The product detector is working sufficiently well to temporarily move on to other parts of the receiver, but this may or may not be the final version of it.
I played with it some more last night and just could not get it to work right. I believe the actual receiver module with the Tayloe detector is working properly, and the non working part is the polyphase network that is supposed to cancel the unwanted sideband. It just doesn't.
Reluctantly I pulled it all off the breadboard and consigned it (for now) to the box of broken dreams. I'll try to come back to it later when I'm farther into the project.
This morning I briefly considered alternative detectors, all of which would be DSB only - I want a doubly balanced detector, so in my travel parts kit the best candidates were a mini circuits diode DBM (no conversion gain), an HP IAM81008, and the ubiquitous Signetics (now NXP) SA602. I have experience with all three - the HP is the receiver mixer in my homebrew SSB transceiver, and the SA602 is the TX mixer in the same rig,
I pretty quickly dismissed the diode mixer as I want some conversion gain, for now, to get things up and running faster. The advantage of the HP is that it is a 50 ohm part but is very tolerant of impedance mismatching. It has good conversion gain, good IP3, but a horrific noise figure which would likely require an RF amp above 40 meters or so. The SA602 is a higher impedance part, has a decent noise figure (5 or 6 dB at 45 MHz), good conversion gain, but mediocre signal handling capability for an HF receiver. Both the HP and NXP part are fine with 5 volts, which I already had available for the VFO.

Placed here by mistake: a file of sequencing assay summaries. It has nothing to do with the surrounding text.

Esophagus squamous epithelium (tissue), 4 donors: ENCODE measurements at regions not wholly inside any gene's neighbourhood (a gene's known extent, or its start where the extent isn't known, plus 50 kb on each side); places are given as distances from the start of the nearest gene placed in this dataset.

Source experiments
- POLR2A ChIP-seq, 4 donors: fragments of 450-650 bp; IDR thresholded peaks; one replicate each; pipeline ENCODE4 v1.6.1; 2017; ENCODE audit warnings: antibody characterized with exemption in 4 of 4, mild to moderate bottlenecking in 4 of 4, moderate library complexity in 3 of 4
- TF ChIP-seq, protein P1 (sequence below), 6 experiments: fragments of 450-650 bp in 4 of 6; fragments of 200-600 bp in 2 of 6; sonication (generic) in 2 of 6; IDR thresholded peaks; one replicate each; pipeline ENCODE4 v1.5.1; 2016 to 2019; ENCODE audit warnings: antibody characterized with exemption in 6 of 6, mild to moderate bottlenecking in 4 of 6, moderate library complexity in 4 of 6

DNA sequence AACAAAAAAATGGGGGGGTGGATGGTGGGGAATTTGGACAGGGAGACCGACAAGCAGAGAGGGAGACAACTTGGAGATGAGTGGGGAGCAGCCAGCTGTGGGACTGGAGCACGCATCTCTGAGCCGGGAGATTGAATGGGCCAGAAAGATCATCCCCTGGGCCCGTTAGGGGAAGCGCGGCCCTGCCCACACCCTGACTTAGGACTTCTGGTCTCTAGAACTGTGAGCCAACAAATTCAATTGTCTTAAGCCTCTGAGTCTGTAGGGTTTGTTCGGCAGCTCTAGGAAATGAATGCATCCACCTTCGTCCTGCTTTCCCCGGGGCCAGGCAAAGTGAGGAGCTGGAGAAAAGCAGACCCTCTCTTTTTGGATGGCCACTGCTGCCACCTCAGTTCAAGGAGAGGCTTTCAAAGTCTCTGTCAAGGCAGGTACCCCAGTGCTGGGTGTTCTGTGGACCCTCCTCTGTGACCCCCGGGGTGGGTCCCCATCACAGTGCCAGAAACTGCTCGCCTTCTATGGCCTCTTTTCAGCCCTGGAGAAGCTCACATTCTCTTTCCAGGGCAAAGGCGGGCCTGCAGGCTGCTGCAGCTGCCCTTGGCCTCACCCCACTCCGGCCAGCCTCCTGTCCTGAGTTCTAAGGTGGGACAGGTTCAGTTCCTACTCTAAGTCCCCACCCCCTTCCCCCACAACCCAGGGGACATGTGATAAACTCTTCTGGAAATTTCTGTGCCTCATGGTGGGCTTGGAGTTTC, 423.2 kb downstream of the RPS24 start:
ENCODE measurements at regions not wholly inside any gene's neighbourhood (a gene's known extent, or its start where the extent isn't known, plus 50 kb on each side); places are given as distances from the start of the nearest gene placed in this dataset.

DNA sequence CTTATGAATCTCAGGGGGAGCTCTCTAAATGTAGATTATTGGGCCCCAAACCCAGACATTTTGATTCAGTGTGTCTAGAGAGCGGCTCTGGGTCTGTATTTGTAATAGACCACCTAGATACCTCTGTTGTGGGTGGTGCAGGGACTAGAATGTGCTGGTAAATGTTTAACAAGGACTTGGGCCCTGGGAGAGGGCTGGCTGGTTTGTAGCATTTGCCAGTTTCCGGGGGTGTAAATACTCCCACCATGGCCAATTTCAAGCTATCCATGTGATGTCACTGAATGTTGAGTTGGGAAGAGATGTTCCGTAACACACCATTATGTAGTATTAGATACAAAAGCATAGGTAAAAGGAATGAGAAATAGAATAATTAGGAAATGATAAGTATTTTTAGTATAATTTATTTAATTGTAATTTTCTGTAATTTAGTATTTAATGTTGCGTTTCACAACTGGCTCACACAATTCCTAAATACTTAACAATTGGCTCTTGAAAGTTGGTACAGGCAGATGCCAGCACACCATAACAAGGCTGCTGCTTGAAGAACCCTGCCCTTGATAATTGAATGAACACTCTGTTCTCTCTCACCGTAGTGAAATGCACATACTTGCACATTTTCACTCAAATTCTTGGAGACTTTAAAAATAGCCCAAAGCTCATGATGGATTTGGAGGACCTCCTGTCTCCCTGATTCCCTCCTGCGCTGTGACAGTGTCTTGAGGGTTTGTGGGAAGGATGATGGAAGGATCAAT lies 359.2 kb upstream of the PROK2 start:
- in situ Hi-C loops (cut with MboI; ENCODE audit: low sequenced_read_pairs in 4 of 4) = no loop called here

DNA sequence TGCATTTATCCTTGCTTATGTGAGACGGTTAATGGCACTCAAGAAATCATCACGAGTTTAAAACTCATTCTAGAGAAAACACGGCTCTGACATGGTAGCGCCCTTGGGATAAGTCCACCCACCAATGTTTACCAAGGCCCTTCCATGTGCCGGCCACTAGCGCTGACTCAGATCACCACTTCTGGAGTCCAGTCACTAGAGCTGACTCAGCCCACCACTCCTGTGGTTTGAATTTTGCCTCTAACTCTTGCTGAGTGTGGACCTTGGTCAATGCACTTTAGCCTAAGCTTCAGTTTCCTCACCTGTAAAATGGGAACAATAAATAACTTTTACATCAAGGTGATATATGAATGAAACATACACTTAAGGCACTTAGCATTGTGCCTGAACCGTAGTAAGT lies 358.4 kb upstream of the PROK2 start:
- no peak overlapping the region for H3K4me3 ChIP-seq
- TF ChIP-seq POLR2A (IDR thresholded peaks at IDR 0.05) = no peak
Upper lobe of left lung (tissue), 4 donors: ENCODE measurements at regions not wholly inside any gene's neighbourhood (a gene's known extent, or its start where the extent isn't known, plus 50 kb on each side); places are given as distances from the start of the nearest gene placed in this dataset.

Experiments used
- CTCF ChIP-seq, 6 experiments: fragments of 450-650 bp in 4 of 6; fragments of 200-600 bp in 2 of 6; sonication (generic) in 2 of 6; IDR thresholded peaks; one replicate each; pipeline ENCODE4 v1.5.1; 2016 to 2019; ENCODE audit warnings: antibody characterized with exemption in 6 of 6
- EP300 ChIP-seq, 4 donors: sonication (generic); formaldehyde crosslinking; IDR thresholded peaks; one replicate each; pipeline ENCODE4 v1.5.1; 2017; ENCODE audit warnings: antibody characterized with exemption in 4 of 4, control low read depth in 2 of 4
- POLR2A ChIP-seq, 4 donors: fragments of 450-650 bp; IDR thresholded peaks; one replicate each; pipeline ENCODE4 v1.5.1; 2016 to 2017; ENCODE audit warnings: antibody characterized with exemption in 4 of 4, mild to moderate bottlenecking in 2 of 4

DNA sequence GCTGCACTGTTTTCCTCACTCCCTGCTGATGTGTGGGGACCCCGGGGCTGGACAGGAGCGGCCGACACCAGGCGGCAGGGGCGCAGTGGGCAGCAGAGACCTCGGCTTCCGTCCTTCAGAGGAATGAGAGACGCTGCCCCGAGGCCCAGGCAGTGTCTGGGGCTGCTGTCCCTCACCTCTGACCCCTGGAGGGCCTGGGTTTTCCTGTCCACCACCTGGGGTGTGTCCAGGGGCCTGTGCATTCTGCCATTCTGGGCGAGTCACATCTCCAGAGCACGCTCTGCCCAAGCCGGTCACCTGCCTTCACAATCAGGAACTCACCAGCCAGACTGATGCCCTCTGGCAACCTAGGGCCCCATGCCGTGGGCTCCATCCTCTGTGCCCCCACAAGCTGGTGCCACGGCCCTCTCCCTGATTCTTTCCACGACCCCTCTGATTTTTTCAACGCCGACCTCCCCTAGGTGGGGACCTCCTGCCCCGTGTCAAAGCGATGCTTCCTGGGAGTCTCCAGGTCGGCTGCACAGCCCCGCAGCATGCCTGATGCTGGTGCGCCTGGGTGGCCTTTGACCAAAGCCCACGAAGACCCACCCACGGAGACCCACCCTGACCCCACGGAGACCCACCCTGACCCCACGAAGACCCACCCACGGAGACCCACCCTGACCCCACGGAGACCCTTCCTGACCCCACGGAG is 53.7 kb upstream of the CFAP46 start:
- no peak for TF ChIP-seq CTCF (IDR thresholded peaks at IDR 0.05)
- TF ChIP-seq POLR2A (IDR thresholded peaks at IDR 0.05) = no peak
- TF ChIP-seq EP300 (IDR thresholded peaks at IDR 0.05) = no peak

I had some SA602 already mounted on an adapter board, so that made the decision for me.
I brought it online a little bit at a time. I used an RC network of 91 ohm, and 100 nF to the chip, and verified if was drawing current - 2.1 ma at 5 volts.
Initially I grounded pin 2 for AC with another 100 nF cap and just clipped the random wire antenna to pin 1. I took the audio out from pin 5 through another 100 nF cap. I put the LO at pin 6 through a 22 pF capacitor, which may or may not be the correct LO level - not worried about that right now.
It worked right off the bat and was surprisingly sensitive, but the single ended input configuration suffered from the typical direct conversion gremlins of hum and broadcast station breakthrough, in my case a 5 KW station on 790 KHz about fifteen miles away.